Metal Craft in Bihar: A Brief Introduction

Dokra Craft, Metal Craft in Bihar Credit: Village Square
Dokra Craft, Metal Craft in Bihar Credit: Village Square
Brass and Bell Metal art is about 300 years old in Bihar. It is popular for decorative items like idols of God-Goddesses, statues and other daily utility items.

Bell metal is a mixture of copper and tin. Wax and wood which are essentially needed for these forest-based metal crafts are naturally available in abundance in tribal areas of Bihar. The craft received patronage from the Royal families, who used to pay the artisans to make idols.

Brass or bell metal craft items are prepared by melting the metal using a lost-wax technique. All individuals and group artisans work around their houses or at a common place. Raw materials required for bell metal art are a cluster of bees-wax, brass metal and fire-wood. The raw materials such as wax and metal are purchased from the market. The others like clay and fire-wood etc. are collected from the nearby forest itself. Artisans use a mixture of wax and resin and also pitch from coal tar. They mix two kilograms of the pitch with 250 grams of resin, melt the two items and strain them separately. Then they mix the two and heat the mixture over the fire, stirring it all the while. This process of mixing takes two hours or sometimes more. The mixture is strained again before using it. The manner of use of this mixture is identical to that of resin. These artisans are very precise in their work and follow their technique meticulously.

The next step is to wax them. The wax wires are prepared by pure bees-wax. The wires are separated and attached with the clay model from its front to back in around fashion. The whole of the clay image is covered with the wax wires and then they make several designs with these wires. After the desired designs on the image are completed, it is immediately coated again with clay. This time they use local soil added with sand and goat dung. At the time of coating, a hole or an opening is generally kept at the base of the image. The metal is then taken in a container. Generally, the metal is brass or bell metal. The container is then covered with a clay cup and is put into the furnace for two to three hours. After that, the molten metal is poured on to the image through the opening. Then the mold is kept for cooling. When the mold is cooled then water is sprinkled on the image, which makes the clay coat crack and break. The metal molds into the shapes and designs made by the wax wires. Thus, at last, an artistic bell metal or brass object is ready. The image is then scrubbed with sandy clay to give it shine. Sometimes they are even polished with wet tamarind.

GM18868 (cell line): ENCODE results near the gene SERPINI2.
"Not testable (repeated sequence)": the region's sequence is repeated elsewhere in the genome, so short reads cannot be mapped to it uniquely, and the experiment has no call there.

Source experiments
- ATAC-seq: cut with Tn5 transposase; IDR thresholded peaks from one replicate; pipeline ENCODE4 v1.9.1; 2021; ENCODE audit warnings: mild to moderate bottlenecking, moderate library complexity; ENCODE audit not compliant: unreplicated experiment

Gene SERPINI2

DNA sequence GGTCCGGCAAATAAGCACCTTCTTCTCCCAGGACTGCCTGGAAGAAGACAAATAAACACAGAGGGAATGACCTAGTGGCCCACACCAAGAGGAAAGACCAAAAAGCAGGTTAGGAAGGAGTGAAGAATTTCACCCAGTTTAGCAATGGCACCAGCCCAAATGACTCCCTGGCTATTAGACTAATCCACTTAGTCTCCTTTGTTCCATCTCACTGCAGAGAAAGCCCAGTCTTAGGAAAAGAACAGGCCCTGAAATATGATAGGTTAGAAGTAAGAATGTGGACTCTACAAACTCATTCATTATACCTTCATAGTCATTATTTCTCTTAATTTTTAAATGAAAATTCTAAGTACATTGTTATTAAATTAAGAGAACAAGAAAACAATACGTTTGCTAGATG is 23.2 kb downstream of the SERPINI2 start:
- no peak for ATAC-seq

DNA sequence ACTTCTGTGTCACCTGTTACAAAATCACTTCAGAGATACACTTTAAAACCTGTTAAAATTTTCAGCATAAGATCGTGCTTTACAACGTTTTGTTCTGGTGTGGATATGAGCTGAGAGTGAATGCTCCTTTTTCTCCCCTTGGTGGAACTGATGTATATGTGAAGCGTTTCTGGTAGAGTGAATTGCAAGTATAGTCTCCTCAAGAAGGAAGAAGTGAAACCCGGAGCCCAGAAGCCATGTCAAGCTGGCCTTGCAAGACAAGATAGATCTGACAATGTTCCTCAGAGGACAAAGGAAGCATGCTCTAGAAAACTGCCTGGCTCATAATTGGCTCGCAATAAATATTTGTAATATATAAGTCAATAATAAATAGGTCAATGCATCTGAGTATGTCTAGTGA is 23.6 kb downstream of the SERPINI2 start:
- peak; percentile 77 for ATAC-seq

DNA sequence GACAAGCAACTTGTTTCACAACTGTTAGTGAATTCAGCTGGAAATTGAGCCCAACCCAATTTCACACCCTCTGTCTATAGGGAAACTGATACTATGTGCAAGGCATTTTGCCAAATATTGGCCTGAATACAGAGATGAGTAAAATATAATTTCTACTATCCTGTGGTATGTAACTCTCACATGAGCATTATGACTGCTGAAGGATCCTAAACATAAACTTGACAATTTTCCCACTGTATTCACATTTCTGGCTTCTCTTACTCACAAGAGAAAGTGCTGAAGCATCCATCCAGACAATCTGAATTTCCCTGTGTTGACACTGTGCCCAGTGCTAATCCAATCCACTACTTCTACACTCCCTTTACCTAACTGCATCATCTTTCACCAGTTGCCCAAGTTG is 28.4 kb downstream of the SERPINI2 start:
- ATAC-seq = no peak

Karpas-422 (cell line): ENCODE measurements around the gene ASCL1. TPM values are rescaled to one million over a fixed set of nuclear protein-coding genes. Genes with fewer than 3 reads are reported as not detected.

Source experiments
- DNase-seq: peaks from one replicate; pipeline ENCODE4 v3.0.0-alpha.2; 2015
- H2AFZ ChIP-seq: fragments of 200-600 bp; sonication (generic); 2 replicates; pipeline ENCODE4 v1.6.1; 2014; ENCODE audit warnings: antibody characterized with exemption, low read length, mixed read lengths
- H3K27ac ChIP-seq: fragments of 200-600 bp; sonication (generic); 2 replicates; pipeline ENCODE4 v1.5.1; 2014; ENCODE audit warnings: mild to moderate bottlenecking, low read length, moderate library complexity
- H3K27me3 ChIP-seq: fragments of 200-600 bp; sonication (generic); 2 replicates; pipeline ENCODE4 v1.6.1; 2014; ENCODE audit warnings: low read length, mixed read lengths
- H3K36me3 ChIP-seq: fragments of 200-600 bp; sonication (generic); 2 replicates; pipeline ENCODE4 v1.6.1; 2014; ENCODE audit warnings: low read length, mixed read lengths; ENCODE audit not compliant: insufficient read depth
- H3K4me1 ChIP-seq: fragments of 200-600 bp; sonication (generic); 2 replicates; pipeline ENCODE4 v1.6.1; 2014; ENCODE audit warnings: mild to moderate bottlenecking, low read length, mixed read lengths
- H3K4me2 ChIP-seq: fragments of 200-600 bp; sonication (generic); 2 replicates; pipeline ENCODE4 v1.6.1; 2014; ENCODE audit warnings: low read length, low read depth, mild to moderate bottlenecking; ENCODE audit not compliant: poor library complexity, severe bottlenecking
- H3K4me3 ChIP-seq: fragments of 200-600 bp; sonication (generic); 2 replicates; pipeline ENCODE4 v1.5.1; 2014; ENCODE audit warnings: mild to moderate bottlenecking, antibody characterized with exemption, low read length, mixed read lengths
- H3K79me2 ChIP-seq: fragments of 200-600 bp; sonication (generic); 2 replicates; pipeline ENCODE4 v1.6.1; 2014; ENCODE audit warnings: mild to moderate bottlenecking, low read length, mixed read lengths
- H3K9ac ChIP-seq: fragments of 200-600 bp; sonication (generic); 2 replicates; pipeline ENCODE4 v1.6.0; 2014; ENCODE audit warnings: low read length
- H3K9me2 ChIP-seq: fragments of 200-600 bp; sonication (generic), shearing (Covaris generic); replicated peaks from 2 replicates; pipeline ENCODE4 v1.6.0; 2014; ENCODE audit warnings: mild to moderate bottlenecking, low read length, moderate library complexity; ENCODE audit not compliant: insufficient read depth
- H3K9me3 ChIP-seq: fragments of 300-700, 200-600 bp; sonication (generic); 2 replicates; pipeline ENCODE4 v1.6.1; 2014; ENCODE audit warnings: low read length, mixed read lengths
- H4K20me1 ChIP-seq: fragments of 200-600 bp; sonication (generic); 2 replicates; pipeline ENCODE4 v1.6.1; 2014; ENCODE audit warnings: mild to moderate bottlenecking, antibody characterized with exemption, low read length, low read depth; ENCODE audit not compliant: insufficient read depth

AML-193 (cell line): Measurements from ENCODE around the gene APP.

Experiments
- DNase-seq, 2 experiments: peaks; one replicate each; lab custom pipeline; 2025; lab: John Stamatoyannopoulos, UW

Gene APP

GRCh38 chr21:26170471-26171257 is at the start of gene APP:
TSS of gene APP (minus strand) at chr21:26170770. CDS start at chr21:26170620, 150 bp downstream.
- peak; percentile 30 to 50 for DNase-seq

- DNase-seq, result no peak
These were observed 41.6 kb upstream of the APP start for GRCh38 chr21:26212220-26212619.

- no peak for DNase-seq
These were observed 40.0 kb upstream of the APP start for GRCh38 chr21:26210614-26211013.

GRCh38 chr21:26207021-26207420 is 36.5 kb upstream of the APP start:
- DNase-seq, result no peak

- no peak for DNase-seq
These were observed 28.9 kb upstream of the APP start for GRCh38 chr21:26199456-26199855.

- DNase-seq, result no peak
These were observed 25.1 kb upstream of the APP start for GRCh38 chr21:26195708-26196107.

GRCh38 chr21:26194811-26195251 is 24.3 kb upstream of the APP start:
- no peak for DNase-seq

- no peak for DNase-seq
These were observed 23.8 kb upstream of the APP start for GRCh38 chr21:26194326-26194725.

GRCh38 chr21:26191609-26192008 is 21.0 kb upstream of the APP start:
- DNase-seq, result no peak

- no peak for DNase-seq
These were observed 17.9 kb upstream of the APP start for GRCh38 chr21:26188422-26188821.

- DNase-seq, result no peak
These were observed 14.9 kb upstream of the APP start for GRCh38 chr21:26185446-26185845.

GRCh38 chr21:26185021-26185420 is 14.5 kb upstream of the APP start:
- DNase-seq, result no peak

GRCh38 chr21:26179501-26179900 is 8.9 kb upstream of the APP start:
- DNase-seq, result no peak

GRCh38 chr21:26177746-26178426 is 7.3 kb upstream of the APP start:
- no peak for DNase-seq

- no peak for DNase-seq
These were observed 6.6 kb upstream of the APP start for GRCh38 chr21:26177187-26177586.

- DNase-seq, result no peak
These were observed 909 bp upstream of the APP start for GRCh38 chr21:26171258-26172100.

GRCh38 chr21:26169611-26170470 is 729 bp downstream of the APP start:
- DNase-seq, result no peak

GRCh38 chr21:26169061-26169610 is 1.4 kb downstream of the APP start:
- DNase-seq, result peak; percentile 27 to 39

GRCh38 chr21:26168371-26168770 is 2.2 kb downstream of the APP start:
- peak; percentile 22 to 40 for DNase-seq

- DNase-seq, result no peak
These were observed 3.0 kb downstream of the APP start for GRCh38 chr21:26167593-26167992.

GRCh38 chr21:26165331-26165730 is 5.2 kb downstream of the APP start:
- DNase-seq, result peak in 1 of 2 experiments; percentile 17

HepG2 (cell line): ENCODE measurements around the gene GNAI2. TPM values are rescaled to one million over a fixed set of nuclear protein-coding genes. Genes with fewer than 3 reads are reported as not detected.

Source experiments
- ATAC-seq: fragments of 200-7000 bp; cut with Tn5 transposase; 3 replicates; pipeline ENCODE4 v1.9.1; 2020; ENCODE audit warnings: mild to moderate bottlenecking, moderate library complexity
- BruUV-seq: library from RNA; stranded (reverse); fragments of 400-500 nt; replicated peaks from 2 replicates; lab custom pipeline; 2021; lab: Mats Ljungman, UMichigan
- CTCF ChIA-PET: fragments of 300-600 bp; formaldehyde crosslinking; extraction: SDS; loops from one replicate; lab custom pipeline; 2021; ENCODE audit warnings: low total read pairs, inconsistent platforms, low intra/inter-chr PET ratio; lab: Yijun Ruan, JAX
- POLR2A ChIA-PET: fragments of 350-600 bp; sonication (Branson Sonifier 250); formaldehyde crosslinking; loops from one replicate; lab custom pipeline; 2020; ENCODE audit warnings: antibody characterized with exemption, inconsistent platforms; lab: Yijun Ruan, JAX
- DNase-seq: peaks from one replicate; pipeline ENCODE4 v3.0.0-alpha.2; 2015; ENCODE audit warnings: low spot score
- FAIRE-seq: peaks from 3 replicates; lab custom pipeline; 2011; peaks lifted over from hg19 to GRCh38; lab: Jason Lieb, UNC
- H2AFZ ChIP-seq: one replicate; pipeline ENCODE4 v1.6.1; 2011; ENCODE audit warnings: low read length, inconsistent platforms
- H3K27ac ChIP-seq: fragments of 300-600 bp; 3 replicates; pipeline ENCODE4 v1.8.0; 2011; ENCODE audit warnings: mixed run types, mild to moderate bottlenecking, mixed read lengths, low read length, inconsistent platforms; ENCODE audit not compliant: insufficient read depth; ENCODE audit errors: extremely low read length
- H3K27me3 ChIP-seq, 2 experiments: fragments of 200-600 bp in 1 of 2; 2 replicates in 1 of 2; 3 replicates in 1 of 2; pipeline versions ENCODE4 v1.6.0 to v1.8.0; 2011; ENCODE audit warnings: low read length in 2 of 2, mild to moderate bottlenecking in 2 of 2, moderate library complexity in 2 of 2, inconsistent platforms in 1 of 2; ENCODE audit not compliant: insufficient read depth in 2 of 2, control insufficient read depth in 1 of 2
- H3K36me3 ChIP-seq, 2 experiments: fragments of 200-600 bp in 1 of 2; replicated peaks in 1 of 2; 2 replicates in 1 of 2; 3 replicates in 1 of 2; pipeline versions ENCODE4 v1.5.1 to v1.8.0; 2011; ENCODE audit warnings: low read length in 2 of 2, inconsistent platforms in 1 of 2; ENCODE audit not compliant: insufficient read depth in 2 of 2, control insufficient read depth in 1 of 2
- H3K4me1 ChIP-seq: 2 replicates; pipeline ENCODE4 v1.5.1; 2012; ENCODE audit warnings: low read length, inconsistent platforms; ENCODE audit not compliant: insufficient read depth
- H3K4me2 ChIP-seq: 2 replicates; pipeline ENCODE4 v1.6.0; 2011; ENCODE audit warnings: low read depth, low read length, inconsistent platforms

As the Bell Metal products started easily flowing into the external markets, the number of artisans involved in the craft increased and so did the production.

Upendra Maharathi Shilp Anusandhan Sansthan is training artisans and making them aware of modern techniques of bell metal craft.

Courtesy: UMSAS, Patna

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